By Angie Bado, TSB Publisher
The order of business at Tuesday night’s City Council meeting was to hold a public hearing and act on proposed changes to the city’s sign ordinance. City staff has been working to update the current ordinance since April of this year, while keeping the goals of safety, communications efficiency and preserving the city’s environmental quality.
The city gathered input from a focus group which polled segments of the city’s Business Retention and Expansion Program, the McKinney Chamber of Commerce and residents.
City Council unanimously adopted the proposed sign ordinance.
The existing ordinance allows a maximum height of 35 feet for pole signs on sites fronting on a freeway. The new ordinance will allow pole signs along the US 75 corridor to be up to 40 feet high, particularly given the new elevation of the freeway. The current ordinance allows pole signs to be placed on SH 121, US 75, Louisiana/Virginia St., between US 75 and Wilson Creek Blvd. and on portions of University Dr., MacDonald and Tennessee Streets. Pole signs will no longer be permitted on Tennessee, Louisiana,Virginia or McDonald Streets.
Electric / digital Signs
Electric / digital signage will now requires static images for a minimum 8 seconds. Animated, flashing, blinking, fading and scrolling images would be prohibited. Electric signs must have automatic dimming of images based on ambient light and must limit the brightness of the image to 0.3 footcandles as measured at 45 feet from sign.
Projecting signs which are attached to a building will now be allowed on the square as well as throughout the community.
No new billboards will be permitted within McKinney city limits. Existing billboards along freeways will be allowed to increase their height to 40 feet (same as on premises signs) and their area from 288 square feet to 300 square feet.
Grand Opening Signage
Businesses may use use a full grand opening sign package for a period of seven days, instead of the current 30 days. The package may include banners, balloons, pennants, wind driven signs. and two feather flags.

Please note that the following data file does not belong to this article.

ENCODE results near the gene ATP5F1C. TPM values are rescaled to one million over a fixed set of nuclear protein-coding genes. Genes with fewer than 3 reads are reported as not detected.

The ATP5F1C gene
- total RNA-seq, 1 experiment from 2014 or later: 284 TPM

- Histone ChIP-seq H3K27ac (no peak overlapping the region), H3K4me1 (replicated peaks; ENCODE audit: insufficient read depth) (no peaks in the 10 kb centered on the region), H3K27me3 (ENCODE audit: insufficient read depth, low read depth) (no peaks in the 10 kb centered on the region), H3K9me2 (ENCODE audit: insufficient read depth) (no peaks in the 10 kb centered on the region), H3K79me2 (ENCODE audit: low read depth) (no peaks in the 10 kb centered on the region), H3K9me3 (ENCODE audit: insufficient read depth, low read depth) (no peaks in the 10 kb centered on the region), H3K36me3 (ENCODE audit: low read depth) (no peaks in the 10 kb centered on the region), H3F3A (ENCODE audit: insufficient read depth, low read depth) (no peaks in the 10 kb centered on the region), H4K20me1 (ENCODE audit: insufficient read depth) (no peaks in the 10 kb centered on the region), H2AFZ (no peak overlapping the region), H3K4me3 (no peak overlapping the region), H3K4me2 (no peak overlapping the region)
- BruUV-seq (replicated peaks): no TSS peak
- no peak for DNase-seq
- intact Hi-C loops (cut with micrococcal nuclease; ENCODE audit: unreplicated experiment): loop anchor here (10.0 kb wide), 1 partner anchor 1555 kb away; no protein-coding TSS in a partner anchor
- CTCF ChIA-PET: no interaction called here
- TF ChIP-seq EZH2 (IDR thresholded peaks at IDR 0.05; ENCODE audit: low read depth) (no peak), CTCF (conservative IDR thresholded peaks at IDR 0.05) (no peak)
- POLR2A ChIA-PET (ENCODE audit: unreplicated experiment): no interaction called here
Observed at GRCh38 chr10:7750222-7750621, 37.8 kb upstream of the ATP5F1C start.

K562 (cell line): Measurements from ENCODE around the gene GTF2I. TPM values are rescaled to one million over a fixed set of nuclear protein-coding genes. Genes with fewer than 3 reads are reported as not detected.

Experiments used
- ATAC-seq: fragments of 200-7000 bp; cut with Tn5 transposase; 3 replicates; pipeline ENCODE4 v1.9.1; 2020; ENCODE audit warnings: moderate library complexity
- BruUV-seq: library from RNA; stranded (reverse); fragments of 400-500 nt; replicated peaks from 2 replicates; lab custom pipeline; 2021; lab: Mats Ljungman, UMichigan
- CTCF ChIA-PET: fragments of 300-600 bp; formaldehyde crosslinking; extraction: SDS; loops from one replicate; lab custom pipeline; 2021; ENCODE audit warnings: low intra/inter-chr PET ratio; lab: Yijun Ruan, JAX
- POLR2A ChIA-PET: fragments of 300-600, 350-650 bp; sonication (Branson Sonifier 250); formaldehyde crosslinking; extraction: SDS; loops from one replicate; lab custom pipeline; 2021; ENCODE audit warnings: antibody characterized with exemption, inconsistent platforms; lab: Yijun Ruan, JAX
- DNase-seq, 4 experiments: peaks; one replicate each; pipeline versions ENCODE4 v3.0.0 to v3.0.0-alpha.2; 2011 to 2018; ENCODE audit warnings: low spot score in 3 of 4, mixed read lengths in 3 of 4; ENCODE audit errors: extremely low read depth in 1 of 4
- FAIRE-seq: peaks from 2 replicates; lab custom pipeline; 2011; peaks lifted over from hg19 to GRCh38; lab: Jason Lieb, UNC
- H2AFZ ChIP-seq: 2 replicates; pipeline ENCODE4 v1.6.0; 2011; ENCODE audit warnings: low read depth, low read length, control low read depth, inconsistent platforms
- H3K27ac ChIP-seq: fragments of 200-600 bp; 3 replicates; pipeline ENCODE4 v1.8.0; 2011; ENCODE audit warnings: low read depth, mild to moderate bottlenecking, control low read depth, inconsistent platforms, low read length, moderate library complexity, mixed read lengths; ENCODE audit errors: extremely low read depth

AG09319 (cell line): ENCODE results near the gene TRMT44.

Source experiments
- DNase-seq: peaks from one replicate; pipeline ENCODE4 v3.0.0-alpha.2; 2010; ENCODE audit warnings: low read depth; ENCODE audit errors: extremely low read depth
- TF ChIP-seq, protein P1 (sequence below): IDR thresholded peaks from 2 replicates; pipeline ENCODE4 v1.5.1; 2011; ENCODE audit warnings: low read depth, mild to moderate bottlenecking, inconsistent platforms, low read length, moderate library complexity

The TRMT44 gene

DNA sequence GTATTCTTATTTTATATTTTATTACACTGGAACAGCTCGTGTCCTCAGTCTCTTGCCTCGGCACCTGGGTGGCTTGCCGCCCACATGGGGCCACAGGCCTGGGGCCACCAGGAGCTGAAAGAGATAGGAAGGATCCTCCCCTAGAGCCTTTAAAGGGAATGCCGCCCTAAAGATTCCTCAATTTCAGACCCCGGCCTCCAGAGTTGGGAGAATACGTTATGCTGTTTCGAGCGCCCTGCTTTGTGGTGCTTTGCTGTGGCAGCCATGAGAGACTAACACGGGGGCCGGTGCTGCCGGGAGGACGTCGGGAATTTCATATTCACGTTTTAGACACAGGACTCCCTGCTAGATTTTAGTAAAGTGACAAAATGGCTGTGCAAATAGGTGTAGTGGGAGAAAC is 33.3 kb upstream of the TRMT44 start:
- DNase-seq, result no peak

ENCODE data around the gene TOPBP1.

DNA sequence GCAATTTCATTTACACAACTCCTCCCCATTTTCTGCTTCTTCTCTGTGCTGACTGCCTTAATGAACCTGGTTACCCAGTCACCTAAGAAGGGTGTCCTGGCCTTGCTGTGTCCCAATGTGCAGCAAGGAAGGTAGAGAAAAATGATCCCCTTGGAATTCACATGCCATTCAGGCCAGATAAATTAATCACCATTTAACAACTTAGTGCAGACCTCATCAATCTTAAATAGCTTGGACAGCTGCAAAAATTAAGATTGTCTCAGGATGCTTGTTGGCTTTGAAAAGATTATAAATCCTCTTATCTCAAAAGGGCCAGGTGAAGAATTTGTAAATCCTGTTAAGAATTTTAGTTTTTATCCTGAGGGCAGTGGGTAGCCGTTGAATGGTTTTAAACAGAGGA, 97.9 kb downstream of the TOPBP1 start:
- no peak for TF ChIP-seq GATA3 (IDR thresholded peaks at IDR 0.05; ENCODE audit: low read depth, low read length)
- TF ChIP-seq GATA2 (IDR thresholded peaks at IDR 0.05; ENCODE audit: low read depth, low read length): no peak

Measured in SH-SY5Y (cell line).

Residential Open House Signs
Despite push-back from homeowners, the city will permit an on-site open house sign and one off-site sign at the entrance to the subdivision, with consent of the property owner or HOA, if the property is owned by the HOA. If HOA’s restrict off-site open house signage, that regulation will super cede the city’s. Residential open house signs would be permitted one hour before the event and two hours after.
In other business during the City Council work session, City Manager Jason Gray presented a budget update, saying that the city will end fiscal 2012 with roughly $3.4 million in savings. Nearly half of the savings is the result of insurance claims coming in at a better rate than anticipated. Gray said this will allow the city to sweep about $800,000 into the insurance fund balance. The property tax rate of 0.5855 per will remain constant, with McKinney residents seeing their property taxes either staying the same or decreasing slightly.
Gray also told council that he expects approximately $500,000 to become available at the end of the fiscal 2012 budget due to an increase in revenue. Gray said that while he has no specific plans at this time for those dollars, his executive staff is compiling a list of recommendations.
Councilmen Don Day (Dist 1) and David Brooks (At-Large) discussed the city’s commitment to the sustainability plan that was executed by the Office of Environmental Stewardship (OES). Brooks said he feels that the city’s efforts in the area of environmental stewardship played a role in the city being selected as Money Magazine’s # 2 best place to live in America.
Gray said he sees the primary role of the OES to be education, and a focus on recycling and water conservation. OES will continue to provide council with ways to increase environmental stewardship. Many of the projects that were part of the sustainability plan have been placed under the direction of various departments within the city Gray said. Some, will be executed over time, and some projects or plans that were recommended will not be continued.
Day stated that the sustainability plan did not involve outside influences, saying that the plan is not about the United Nations agenda and is not under the control of the federal government.
“It’s a local program. We have issues, such as water, that we need to address. This is about our children’s future,” Day said. “It’s a local program for local folks.”
Day also said that the city and it’s residents should be concerned about having a local sustainable economy, addressing ways to increase our tax base, increase available jobs, and manage transportation issues.